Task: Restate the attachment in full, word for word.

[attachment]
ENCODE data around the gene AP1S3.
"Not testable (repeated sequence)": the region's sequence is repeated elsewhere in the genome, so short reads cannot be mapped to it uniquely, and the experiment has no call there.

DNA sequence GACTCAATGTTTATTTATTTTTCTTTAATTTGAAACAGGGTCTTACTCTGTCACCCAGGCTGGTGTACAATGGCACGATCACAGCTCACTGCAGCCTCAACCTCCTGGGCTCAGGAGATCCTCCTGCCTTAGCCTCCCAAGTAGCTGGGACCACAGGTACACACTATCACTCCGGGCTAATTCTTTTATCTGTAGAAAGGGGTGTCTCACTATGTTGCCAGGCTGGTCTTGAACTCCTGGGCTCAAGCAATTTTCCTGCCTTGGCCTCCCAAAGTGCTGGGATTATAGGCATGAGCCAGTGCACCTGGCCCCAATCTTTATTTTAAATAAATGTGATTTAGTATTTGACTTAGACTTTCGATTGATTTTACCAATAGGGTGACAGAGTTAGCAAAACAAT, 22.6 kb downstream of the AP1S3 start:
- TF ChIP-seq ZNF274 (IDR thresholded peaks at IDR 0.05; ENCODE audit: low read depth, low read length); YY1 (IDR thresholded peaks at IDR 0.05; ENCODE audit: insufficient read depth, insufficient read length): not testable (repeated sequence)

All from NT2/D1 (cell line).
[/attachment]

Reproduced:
ENCODE data around the gene AP1S3.
"Not testable (repeated sequence)": the region's sequence is repeated elsewhere in the genome, so short reads cannot be mapped to it uniquely, and the experiment has no call there.

DNA sequence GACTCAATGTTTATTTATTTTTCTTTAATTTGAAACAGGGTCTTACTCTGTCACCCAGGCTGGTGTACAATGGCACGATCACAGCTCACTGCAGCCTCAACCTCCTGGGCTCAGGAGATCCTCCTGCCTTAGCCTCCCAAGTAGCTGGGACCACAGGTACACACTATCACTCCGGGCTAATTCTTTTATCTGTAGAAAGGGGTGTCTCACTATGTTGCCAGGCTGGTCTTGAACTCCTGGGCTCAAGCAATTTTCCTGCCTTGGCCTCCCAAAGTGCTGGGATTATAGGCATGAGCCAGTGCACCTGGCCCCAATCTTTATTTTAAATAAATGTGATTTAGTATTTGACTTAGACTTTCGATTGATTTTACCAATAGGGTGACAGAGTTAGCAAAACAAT, 22.6 kb downstream of the AP1S3 start:
- TF ChIP-seq ZNF274 (IDR thresholded peaks at IDR 0.05; ENCODE audit: low read depth, low read length); YY1 (IDR thresholded peaks at IDR 0.05; ENCODE audit: insufficient read depth, insufficient read length): not testable (repeated sequence)

All from NT2/D1 (cell line).